HomeBusiness DigestVeld fires threaten wheat output

Veld fires threaten wheat output


THE 2021 wheat output targets could be affected by uncontrolled veldfires across provinces, which came after a Quelea bird plague hit farms, farmers said this week.

They said problems affecting wheat farmers had been compounded by heavy rains received in the past week, which coincided with the onset of the harvesting period.

Cabinet last month said it expects 298 961 metric tonnes (MT) of wheat this season, against the national requirement of 360 000 MT.

Zimbabwe Commercial Farmers’ Union president Shadreck Makombe confirmed this week that veld fires had been wreaking havoc in wheat farms.

“Veld fires has been a menace not only to wheat but to all agricultural crops,” Makombe told businessdigest.

“This is so disheartening if you look at the expectation of the farmers. Some farmers are traumatised. There is little we can do other than to conscientise farmers. We should have (stiffer) sentences for those who start these fires,” he said.

“Veld fires are causing a lot of damage and we continuously appeal to all Zimbabweans to be law abiding and to understand the effects of their actions, especially on farmers who would have lost huge quantities of their crop. Even if they would have been insured, it is quite a challenge that you would recover your original position considering the fluctuations, which are in our economy.”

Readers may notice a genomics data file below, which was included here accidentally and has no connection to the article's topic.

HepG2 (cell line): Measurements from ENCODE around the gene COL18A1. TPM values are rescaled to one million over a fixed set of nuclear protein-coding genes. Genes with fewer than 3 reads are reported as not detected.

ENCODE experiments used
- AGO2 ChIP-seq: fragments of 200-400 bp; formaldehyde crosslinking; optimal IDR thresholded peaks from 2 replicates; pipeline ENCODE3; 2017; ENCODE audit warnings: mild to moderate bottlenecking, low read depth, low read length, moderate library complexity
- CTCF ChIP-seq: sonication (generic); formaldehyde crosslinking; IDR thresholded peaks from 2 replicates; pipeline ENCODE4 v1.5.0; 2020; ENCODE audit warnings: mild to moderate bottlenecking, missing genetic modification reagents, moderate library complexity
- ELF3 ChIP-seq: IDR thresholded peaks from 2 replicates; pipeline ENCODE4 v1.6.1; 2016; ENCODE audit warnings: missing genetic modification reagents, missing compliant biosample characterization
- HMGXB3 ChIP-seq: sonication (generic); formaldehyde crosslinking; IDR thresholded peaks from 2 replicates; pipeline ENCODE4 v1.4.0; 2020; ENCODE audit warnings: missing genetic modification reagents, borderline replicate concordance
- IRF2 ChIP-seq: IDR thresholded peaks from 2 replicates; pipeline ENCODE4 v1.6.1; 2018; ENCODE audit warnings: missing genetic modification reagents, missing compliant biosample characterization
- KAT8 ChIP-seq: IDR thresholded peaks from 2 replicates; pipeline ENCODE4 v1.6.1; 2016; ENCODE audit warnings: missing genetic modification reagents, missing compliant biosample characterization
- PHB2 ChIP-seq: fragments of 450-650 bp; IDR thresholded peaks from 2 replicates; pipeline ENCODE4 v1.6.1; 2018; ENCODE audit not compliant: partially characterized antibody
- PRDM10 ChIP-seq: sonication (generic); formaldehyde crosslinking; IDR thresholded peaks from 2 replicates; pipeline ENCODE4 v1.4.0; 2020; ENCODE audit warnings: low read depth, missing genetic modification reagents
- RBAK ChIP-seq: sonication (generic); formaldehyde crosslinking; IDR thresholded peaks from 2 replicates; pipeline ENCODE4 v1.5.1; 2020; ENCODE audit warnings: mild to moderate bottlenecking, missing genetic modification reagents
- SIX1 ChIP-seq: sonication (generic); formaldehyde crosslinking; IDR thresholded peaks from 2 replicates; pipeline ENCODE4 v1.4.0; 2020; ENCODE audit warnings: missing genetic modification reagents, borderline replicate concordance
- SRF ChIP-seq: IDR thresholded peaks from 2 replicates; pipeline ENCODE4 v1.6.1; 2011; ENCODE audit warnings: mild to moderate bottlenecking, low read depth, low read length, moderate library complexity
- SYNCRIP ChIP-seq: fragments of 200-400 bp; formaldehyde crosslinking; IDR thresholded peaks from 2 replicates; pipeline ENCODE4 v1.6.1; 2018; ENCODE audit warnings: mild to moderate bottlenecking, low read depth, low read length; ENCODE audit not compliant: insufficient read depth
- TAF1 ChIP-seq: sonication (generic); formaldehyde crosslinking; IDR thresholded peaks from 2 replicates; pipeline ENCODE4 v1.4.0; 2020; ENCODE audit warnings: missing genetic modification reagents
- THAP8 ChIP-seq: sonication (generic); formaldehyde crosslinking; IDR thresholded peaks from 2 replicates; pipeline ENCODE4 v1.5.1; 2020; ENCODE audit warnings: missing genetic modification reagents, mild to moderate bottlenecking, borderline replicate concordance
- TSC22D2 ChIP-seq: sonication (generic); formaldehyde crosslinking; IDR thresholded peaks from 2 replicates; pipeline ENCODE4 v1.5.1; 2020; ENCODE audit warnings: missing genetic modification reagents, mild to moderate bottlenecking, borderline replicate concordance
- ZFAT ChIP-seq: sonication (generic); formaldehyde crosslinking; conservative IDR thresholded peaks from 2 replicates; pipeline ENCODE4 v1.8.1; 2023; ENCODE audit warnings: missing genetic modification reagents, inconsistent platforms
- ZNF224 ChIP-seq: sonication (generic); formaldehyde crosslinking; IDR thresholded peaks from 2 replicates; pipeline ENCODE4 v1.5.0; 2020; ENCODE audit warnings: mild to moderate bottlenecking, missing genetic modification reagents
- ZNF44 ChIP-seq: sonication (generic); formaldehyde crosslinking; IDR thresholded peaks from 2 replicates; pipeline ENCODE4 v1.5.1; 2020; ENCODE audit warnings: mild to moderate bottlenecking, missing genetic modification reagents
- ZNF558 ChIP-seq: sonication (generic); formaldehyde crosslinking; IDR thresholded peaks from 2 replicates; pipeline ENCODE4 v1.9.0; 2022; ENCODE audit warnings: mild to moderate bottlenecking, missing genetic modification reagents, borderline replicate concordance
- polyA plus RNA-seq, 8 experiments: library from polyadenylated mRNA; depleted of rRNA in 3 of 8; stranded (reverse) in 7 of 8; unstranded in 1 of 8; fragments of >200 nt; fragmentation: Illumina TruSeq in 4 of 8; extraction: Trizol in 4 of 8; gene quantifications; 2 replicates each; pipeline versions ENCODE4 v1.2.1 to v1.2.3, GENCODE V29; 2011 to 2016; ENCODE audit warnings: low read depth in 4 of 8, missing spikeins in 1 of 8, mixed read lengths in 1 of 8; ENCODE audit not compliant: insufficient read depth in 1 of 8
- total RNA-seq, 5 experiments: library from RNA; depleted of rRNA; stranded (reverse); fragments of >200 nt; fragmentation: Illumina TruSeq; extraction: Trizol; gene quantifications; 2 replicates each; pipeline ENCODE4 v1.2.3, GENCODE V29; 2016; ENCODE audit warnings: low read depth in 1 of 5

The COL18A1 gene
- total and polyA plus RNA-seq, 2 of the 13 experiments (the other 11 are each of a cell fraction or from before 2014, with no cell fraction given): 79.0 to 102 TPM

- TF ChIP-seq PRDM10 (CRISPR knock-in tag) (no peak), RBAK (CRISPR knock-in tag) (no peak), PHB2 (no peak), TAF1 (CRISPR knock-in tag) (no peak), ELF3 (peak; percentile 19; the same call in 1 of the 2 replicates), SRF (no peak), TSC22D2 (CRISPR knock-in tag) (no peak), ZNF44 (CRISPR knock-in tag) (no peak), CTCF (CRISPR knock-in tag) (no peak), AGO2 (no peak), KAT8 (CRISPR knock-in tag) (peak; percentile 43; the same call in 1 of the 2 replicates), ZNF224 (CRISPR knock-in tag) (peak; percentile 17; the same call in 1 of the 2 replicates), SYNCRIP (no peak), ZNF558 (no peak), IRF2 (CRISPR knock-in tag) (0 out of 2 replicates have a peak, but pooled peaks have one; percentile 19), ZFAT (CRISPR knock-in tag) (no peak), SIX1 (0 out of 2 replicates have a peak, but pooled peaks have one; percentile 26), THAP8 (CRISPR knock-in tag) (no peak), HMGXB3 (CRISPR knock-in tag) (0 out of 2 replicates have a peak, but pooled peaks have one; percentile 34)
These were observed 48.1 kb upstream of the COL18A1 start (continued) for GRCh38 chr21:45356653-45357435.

Makombe said most farmers who planted early had started harvesting in mid–September.

“To an extent, we have sufficient combine harvesters because most of our wheat was planted at different times. We are encouraging farmers who have wheat, which has ripened to harvest it before the onset of the rains; otherwise it will be affected by the rain. Our assessment in terms of the effects of Quelea birds and veld fires and other factors is being considered, we are still assessing the impact,” he said.

Economist Victor Bhoroma said the consequences of veld fires will lead to reduced output and force Zimbabwe to import wheat.

“If we have fire outbreaks and Quelea birds, that will affect crop production and the import component will increase. As such we will need a lot of foreign currency in terms of procuring wheat to meet domestic and industrial needs,” Bhoroma said.

After Quelea birds started causing chaos last month, Cabinet approved that a Migratory Pest Control Unit be established as a department in the Ministry of Lands, Agriculture, Fisheries, Water and Rural Resettlement to ensure surveillance of all important pests.The Government earlier this year outlined an ambitious plan to end wheat imports within two years after rolling out a strategy to harvest 340 000 tonnes of the crop this year, up from 165 000 tonnes achieved last year.

Wheat output has decreased with figures showing that in 2017, farmers produced 186 200 tonnes, which dropped to 160 600 in 2018 before falling to about 100 000 tonnes in 2019.

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